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Plater dull nickel plates heat sinks; customer wants bright





December 6, 2011

I am making a copper heat sink that gets bright nickel finish. My customer has told me that he does not like my finish and has shown me another heat sink that is very shiny while mine is a dull gray finish. I spoke to my plater about it and he tells me that my copper may not have been shiny enough before plating so this is what I get.

It seems to me that because there is such a wide difference between the different parts, that something in the plating must be required to make this big of a difference. Can someone tell me how to get the real bright and shiny look to my part. Are there things to do to the baths to make this happen? Thanks for any help

Sam Rearick
Toolmaker - Apollo, Pennsylvania, USA



First of two simultaneous responses -- December 6, 2011

What does the finish look like prior to plating? It should look better after plating with bright nickel. If it's a smooth machined surface, it should look quite bright, although machining marks will still mostly show.

Try some samples with a different plater.

jeffrey holmes
Jeffrey Holmes, CEF
Spartanburg, South Carolina



Second of two simultaneous responses -- December 7, 2011


The first thing I have to say is that in this forum there are a lot of people that have more experience and knowledge than me and this is just an humble advice.

There are several paths to follow in order to achieve a good, bright or mirror like finish.

It depends on several factor such as type of bath used, type of material plated, additives used, mechanical preparation before plating,part geometry, etcetera.

But, to start, I don't know exactly how is the heat sink for example it could be like those used on computers.

In that case the geometry plays a role, and the bath used could be electroless nickel and is far from my knowledge to help you in order to obtain good leveling and bright in those baths, the only thing I can say is that a good mechanical preparation can help, copper is very easy to finish, it can be polished and buffed easily, but the finish is up to your opinion or customer needs. For some, a brush finish is ok, for others mirror like gloss is needed.

If your bath is standard watts bath you can add additives that you can find on the market, mostly they use saccharin and introduce sulfur on the coating which make the nickel a little bit less resistant to corrosion and they are sold usually in two separate components, (there is a secret rule over not to reveal components of the additives because each vendor have proprietary formulas and there is a lot of effort in developing them as far as I know specially trial and error). But the additives don't do miracles!!, they can achieve bright if the bath is ok from a 600 number on finish.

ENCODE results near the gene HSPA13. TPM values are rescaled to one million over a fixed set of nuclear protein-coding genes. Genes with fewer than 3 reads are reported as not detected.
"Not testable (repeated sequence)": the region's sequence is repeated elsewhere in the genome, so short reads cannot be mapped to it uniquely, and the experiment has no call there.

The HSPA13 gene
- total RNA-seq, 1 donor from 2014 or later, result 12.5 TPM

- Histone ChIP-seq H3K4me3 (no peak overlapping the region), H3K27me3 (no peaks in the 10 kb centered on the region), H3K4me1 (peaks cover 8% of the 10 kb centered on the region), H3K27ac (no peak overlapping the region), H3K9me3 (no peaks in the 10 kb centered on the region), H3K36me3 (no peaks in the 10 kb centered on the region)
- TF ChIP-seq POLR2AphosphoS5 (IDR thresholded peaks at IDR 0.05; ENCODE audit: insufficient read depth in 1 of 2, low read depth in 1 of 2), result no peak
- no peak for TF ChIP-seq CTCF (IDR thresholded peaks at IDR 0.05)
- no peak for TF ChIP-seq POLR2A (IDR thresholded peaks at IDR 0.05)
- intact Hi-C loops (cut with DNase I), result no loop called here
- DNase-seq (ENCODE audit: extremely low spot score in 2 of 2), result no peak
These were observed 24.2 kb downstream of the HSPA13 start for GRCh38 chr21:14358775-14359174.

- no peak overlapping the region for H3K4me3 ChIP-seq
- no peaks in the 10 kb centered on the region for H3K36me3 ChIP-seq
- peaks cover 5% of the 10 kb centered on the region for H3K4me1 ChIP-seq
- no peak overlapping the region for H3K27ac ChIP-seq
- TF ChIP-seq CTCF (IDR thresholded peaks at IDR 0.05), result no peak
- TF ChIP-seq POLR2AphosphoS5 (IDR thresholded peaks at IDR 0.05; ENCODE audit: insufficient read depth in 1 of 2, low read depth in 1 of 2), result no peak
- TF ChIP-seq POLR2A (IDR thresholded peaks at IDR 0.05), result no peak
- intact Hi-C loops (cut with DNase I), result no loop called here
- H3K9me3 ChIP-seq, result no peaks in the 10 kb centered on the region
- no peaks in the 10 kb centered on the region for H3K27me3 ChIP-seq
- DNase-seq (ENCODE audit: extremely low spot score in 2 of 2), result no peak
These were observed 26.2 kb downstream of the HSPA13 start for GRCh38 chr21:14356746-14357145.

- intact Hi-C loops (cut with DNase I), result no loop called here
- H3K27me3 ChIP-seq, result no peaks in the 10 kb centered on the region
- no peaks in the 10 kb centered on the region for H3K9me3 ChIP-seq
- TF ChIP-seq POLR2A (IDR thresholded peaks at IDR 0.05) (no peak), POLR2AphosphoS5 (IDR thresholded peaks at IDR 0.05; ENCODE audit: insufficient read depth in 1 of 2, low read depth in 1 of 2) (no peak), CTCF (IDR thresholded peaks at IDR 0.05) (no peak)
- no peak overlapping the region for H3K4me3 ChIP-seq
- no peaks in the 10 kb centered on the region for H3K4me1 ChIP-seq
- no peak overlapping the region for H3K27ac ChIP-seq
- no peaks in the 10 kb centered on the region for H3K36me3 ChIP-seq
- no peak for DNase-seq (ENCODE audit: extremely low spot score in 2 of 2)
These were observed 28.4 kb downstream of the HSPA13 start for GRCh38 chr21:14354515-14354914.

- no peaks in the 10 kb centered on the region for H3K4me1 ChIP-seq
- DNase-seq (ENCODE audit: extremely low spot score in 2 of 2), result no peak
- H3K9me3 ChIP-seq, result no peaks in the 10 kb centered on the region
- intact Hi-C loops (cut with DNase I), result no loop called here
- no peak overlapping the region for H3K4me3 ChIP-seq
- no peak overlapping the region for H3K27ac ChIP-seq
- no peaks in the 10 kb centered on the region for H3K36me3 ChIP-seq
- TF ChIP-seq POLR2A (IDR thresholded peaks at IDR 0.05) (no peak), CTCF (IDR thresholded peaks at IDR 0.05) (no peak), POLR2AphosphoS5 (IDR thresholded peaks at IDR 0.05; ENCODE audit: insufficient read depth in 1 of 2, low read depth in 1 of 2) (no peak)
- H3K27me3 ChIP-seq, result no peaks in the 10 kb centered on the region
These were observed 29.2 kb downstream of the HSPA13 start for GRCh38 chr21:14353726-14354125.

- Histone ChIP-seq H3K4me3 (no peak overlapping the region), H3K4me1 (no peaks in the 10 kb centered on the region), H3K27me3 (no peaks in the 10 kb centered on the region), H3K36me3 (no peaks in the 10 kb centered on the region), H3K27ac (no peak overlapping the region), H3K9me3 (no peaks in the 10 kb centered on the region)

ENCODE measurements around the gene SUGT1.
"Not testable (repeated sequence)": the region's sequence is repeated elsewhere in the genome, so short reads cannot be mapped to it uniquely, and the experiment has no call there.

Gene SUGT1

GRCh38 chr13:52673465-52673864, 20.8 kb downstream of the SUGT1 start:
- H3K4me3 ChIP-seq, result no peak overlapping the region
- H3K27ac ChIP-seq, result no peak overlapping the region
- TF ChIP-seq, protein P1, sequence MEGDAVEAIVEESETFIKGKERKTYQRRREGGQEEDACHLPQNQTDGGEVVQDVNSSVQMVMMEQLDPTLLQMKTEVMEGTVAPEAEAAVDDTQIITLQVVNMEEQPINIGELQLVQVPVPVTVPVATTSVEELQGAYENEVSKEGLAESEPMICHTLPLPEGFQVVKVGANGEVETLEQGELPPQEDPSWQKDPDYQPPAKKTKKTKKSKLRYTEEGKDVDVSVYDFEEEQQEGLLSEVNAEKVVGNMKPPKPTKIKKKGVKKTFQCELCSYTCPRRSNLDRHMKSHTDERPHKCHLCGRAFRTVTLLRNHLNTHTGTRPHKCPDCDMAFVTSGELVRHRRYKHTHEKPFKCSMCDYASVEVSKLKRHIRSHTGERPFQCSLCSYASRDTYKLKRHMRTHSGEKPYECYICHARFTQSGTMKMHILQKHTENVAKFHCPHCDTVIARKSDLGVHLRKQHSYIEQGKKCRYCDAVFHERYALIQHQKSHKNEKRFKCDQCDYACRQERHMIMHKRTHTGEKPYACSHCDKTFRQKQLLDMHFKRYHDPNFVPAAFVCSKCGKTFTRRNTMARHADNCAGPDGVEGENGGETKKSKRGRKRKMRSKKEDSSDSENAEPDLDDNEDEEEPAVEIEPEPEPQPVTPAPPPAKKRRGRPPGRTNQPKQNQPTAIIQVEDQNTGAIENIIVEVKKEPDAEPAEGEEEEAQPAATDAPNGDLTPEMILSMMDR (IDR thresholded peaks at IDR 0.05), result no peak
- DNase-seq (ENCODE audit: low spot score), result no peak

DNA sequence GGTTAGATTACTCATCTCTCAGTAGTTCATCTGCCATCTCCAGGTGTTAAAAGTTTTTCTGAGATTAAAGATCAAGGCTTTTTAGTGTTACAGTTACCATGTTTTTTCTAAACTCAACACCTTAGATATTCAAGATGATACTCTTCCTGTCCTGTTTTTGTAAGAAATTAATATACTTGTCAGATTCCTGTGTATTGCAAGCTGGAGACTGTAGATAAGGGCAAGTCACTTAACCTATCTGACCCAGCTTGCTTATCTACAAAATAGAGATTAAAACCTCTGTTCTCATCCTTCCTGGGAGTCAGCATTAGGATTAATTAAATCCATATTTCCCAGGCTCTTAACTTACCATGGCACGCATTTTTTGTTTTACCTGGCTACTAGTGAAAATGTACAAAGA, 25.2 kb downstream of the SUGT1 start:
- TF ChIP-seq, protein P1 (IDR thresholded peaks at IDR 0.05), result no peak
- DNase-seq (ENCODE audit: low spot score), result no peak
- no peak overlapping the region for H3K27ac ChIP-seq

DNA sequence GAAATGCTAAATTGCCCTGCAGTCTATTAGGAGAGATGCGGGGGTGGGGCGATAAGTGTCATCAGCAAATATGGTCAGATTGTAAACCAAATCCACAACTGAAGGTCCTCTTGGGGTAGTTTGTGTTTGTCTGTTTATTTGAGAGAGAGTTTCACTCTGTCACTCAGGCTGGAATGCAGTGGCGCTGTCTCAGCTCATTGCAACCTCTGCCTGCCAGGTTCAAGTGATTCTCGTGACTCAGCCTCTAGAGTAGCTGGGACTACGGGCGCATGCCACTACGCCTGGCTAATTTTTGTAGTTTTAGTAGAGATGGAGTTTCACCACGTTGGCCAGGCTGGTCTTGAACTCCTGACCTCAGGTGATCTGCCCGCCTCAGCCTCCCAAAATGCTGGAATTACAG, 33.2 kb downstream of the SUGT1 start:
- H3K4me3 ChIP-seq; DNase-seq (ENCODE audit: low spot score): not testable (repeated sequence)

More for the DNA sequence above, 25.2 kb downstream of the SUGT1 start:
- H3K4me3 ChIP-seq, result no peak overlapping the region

Due to the fact that I can be speaking too much and it sounds like gibberish, In order to help you can get more accurate on the answers if you give more details of the type of bath used, part geometry and finish desired.

Daniel Hernandez
- Bucaramanga, Santander, Colombia



Photo Posted December 7, 2011

58066


December 7, 2011

Now that I see the parts, I assume that the plating is electroless nickel. Your plater can, if he finds it profitable to do so, duplicate the brighter finish, however he may have to change his electroless nickel formulation supplier, keep his bath under better control, and replace it more frequently.

You should have a frank discussion with him as to what is required, whether he knows how to achieve the brighter finish, and whether he is wiling to do so. This will require some work and expense on his part, so his decision may depend on how important to him you are as a customer.

You may have to go to another plater if your present plater is unable/unwilling.

FWIW, The duller of the two parts doesn't look all that bad to me. I would normally call it a workman like job as electroless nickel is not primarily used for it's decorative properties. You may have to do a bit of shopping around to find a plater who will guarantee to always produce to match the brighter part.

jeffrey holmes
Jeffrey Holmes, CEF
Spartanburg, South Carolina



December 8, 2011

Hi Jeffery,
I am going to guess that each plate is a separate heat sink.
It looks like it was either bead blasted or some other light blast.
From the yellowish color and dull finish, I am going to guess that it is sulfamate and possibly contaminated. It could be a worn out EN as you say.

I am perplexed by the bright finish and reflectivity of the lower left hand corner. It may just be the picture, but it is strange.
I go with your recommendations. Talk to the plater. If his answers are not satisfactory, find another plater that will give you what you want.
Jim

James Watts
- Navarre, Florida


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